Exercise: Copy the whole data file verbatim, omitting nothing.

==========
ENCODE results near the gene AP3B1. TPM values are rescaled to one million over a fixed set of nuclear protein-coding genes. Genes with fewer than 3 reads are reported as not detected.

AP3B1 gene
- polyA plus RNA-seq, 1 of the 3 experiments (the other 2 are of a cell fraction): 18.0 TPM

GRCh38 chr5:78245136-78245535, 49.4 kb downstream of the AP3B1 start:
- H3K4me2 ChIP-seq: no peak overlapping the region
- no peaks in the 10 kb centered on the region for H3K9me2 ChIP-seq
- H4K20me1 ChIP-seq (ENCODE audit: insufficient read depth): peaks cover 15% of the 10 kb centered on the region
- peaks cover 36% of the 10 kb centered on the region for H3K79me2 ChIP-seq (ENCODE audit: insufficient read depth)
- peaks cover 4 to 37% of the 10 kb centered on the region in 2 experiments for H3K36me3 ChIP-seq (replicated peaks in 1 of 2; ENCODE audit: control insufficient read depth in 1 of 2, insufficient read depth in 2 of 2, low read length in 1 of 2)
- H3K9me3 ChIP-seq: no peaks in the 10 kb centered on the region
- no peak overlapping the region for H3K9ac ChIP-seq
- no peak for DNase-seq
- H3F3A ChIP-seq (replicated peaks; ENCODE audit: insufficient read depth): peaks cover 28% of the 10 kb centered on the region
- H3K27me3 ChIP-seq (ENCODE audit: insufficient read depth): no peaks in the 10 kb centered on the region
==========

ENCODE results near the gene AP3B1. TPM values are rescaled to one million over a fixed set of nuclear protein-coding genes. Genes with fewer than 3 reads are reported as not detected.

AP3B1 gene
- polyA plus RNA-seq, 1 of the 3 experiments (the other 2 are of a cell fraction): 18.0 TPM

GRCh38 chr5:78245136-78245535, 49.4 kb downstream of the AP3B1 start:
- H3K4me2 ChIP-seq: no peak overlapping the region
- no peaks in the 10 kb centered on the region for H3K9me2 ChIP-seq
- H4K20me1 ChIP-seq (ENCODE audit: insufficient read depth): peaks cover 15% of the 10 kb centered on the region
- peaks cover 36% of the 10 kb centered on the region for H3K79me2 ChIP-seq (ENCODE audit: insufficient read depth)
- peaks cover 4 to 37% of the 10 kb centered on the region in 2 experiments for H3K36me3 ChIP-seq (replicated peaks in 1 of 2; ENCODE audit: control insufficient read depth in 1 of 2, insufficient read depth in 2 of 2, low read length in 1 of 2)
- H3K9me3 ChIP-seq: no peaks in the 10 kb centered on the region
- no peak overlapping the region for H3K9ac ChIP-seq
- no peak for DNase-seq
- H3F3A ChIP-seq (replicated peaks; ENCODE audit: insufficient read depth): peaks cover 28% of the 10 kb centered on the region
- H3K27me3 ChIP-seq (ENCODE audit: insufficient read depth): no peaks in the 10 kb centered on the region